I reason, this will also help to make “safe spaces” less and less necessary, will help to keep everyone involved in the discussion (and not create “bubbles” or separate groups), and will help to keep scientific values and principles (also concerning debating) intact.

  8. Jordan Anaya says:

    This post goes well with this tweet by Simine: https://twitter.com/siminevazire/status/1087390062461911043

    It seems that some scientists view the literature as a group brainstorming session that shouldn’t be taken too seriously.

    • Andrew says:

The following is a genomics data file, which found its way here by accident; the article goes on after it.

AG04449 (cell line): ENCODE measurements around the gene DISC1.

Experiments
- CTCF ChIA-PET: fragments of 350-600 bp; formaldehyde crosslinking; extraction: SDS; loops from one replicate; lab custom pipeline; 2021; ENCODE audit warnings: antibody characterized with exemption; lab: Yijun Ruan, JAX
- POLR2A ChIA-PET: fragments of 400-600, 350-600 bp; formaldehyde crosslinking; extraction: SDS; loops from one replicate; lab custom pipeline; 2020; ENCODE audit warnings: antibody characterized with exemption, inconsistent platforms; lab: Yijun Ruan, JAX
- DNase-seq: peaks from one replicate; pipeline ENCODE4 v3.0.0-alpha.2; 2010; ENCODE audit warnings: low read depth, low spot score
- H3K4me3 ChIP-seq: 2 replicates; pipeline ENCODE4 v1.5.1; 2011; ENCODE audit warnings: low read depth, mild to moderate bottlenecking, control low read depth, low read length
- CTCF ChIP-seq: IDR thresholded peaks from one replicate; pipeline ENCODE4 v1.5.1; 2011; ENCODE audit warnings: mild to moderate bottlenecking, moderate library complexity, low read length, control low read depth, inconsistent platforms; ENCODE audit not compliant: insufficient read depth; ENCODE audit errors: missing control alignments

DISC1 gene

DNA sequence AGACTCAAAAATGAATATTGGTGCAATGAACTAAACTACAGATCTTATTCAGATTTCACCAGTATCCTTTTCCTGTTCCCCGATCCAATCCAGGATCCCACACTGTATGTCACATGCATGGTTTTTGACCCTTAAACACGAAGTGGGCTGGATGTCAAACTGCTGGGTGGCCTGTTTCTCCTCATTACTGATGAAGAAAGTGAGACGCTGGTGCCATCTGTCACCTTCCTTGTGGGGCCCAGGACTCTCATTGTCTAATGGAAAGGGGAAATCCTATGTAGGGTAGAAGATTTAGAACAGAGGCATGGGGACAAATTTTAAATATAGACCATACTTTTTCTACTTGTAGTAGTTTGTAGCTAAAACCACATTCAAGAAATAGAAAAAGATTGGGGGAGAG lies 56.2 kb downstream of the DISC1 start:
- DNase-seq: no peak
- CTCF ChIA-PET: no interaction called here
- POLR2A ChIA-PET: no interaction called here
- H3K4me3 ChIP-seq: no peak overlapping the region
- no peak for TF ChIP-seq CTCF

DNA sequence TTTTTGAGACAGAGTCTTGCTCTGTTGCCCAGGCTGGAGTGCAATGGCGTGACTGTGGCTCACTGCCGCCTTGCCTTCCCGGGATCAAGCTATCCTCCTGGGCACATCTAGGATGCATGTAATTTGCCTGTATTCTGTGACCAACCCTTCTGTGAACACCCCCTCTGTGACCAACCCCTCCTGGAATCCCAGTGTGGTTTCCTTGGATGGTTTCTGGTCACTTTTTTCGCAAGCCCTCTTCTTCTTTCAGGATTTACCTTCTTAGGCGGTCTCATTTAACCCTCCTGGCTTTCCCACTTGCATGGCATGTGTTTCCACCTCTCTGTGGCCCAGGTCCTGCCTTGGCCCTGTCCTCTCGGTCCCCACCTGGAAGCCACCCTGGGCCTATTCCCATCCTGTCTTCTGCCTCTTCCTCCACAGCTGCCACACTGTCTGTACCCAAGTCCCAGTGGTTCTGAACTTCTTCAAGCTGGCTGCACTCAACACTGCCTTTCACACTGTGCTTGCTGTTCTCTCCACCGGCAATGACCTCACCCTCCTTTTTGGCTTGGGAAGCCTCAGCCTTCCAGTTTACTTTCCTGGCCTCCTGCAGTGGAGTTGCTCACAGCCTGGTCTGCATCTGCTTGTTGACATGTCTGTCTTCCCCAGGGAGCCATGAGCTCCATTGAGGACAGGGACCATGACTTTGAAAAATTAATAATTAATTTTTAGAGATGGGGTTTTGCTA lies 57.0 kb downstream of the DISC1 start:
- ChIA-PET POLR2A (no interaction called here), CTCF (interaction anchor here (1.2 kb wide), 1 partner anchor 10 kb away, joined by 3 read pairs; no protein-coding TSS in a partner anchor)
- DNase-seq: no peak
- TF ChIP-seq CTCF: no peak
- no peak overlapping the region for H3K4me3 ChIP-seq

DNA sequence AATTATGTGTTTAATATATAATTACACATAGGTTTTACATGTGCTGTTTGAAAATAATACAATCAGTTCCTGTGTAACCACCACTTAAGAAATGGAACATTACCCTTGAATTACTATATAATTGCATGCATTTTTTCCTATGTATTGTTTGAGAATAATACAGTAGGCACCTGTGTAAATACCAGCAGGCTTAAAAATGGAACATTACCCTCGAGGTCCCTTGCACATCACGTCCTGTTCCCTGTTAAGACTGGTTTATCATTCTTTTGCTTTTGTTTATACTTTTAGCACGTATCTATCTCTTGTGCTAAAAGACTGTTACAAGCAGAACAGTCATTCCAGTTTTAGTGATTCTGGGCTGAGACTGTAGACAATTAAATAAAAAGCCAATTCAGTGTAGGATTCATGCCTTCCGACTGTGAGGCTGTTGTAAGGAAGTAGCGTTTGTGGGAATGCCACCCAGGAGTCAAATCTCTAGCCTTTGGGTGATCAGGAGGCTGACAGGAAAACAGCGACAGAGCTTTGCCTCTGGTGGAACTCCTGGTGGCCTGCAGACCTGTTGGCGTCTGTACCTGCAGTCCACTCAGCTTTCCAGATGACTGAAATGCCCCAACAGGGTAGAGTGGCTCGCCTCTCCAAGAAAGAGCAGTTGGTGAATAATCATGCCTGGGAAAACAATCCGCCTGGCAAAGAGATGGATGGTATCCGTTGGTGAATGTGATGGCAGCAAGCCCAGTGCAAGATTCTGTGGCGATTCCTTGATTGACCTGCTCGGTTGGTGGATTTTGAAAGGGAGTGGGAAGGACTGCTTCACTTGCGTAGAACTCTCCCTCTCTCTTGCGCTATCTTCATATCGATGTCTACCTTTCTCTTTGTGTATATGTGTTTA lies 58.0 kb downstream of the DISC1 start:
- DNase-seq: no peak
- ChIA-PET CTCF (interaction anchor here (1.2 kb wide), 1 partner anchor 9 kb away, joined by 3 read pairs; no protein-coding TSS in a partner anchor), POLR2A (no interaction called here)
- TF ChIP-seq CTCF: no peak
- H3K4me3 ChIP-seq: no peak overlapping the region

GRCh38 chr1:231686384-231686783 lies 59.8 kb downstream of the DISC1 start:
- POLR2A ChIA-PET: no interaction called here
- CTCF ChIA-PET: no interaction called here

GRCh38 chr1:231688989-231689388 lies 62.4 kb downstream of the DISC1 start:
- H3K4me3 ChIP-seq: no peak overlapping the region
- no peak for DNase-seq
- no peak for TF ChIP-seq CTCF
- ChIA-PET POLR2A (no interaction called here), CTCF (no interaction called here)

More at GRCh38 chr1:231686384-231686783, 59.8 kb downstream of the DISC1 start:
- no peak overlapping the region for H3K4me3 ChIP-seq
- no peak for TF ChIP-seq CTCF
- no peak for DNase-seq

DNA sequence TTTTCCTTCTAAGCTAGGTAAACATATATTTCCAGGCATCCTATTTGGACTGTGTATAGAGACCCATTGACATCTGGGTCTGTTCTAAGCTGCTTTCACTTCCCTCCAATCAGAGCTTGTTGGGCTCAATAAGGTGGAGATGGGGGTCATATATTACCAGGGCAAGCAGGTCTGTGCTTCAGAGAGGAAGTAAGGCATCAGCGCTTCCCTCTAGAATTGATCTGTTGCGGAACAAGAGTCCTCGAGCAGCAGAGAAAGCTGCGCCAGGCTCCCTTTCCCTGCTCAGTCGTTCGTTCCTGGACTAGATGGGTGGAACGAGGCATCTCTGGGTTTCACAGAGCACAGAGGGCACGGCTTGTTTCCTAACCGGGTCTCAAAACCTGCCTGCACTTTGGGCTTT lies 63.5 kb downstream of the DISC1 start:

Jordan:

      I followed the link and I agree with Vazire on this. Another way to put it is like this: Speculation is great, but then please (a) label speculations as such, rather than labeling your published claims as discoveries and then downgrading them to speculations only after they’re questioned, and (b) value all speculations, not just those that happen to have “p less than 0.05” or “p less than 0.10” in some pile of noisy numbers, and not just those endorsed by insiders clubs such as PNAS or Perspectives on Psychological Science.

    • Anonymous says:

      What i find worrying, and sad in some way, is that it (i feel) regularly only takes a few “big names” to start a certain discussion about a certain topic, and before you know it half of social science twitter is talking about it, writing their own personal blog posts about it, tweeting about it, etc.

      I am even participating in it myself in some way, by talking about it here (albeit on a more general level).